The racialization of firearm owners in America

Photo courtesy of David Leveque on Unsplash
Photo courtesy of David Leveque on Unsplash

On July 6, 2016, Philando Castile was pulled over by Officer Jeronimo Yanez in the suburbs of Saint Paul, Minnesota. Dashcam footage from the patrol vehicle captured Castile informing Officer Yanez that he was legally carrying a firearm while Yanez repeatedly demanded that Castile not reach for the weapon. However, Castile verbally reiterated many times that he was not reaching for the weapon. Still, despite the interaction beginning as a routine traffic stop, Castile was shot dead with five rounds in his chest. 

The footage contains Castile’s denial of reaching for the firearm, and Yanez later testified that he never saw the firearm before shooting Castile. This incident should have gained the attention of those who ardently support the Second Amendment and believe that the legal possession of a firearm is not grounds for perceiving an American citizen as an immediate threat, much less grounds for execution. Yet, the National Rifle Association was quiet following this particular incident, failing to defend Castile with the same vigor they have reserved for white gun owners, such as Bernard Goetz who shot four African Americans on the New York Subway. 

The NRA’s treatment of Castile is indicative of how the racialization of American gun ownership is rarely discussed in mainstream media. The media’s portrayal of Black American gun owners as violent criminals is a narrative as old as the foundation of American colonialism, with the Civil Rights movement and the Los Angeles riots exemplifying the bias in how the media covers gun ownership. Modern research has demonstrated significant bias for or against gun control depending on the race and gender of the gun owner, and that the enforcement of firearm restrictions continues to be pervasively discriminatory. Suggestions for gun control should include caveats for addressing racial bias, otherwise, policy implementation can result in the continuation of the cycle of poverty and police brutality in Black communities.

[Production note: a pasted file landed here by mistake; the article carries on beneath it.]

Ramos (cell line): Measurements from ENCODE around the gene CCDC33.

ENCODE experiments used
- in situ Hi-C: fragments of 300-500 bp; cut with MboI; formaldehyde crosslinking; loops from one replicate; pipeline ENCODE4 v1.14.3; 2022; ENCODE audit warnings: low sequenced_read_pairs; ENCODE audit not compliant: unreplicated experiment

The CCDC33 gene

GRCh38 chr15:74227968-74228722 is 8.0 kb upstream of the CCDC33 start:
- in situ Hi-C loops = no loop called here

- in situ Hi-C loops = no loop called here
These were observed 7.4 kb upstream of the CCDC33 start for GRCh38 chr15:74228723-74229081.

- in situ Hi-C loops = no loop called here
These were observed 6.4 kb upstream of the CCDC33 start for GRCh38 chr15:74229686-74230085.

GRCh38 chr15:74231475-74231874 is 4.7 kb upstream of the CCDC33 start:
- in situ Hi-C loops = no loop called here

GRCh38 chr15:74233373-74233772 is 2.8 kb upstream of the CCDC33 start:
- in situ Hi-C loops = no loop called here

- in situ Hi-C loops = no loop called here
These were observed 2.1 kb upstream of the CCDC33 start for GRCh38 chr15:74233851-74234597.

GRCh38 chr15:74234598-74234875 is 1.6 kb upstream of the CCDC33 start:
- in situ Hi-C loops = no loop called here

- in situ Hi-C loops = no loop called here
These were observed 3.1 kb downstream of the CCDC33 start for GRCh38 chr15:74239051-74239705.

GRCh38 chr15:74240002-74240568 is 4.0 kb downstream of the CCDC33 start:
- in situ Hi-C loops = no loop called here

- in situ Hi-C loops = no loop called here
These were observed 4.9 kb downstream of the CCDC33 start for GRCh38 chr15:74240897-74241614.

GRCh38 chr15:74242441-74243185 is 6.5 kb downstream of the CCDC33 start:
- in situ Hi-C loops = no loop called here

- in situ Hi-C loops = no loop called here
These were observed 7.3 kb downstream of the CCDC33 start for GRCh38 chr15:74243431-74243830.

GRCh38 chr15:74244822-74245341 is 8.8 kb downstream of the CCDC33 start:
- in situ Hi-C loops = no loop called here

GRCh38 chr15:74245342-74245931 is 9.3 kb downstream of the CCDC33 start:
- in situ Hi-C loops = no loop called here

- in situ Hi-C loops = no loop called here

The injustices born from a white supremacist, capitalistic system have historically led to the violent oppression of people of color, sexual minorities, and the working class, which can result in individuals from these communities arming themselves. For example, before African-Americans possessed the right to be free, Nat Turner led a group of enslaved and free Black men in an armed uprising against wealthy white plantation owners, spurring debates about abolition across the country. Following abolition, some Black, Chinese, and Mexican Americans used firearms to defend themselves against lynch mobs. Even Martin Luther King Jr. possessed multiple firearms to defend himself against white reactionaries before he adopted a non-violent philosophy. 

However, when minority groups begin to arm themselves for protection, they are met with legal obstacles, repercussions, and restrictions. For instance, following the 1967 police killing of Denzil Dowell, the Black Panther Party responded to the violence by creating armed community patrols. They also used firearms as a display of force during protests at the state capitol. But, these events motivated the NRA and then-Governor Ronald Reagan to sign the Mulford Act that prohibited open carry in California. Ultimately, when the Black Panther Party armed themselves for self-protection, the government responded in turn to prevent this level of protection, specifically targeting those who threatened the dominance of the white hegemonic system. No longer could the organization defend their own communities and resist a racist, violent police force.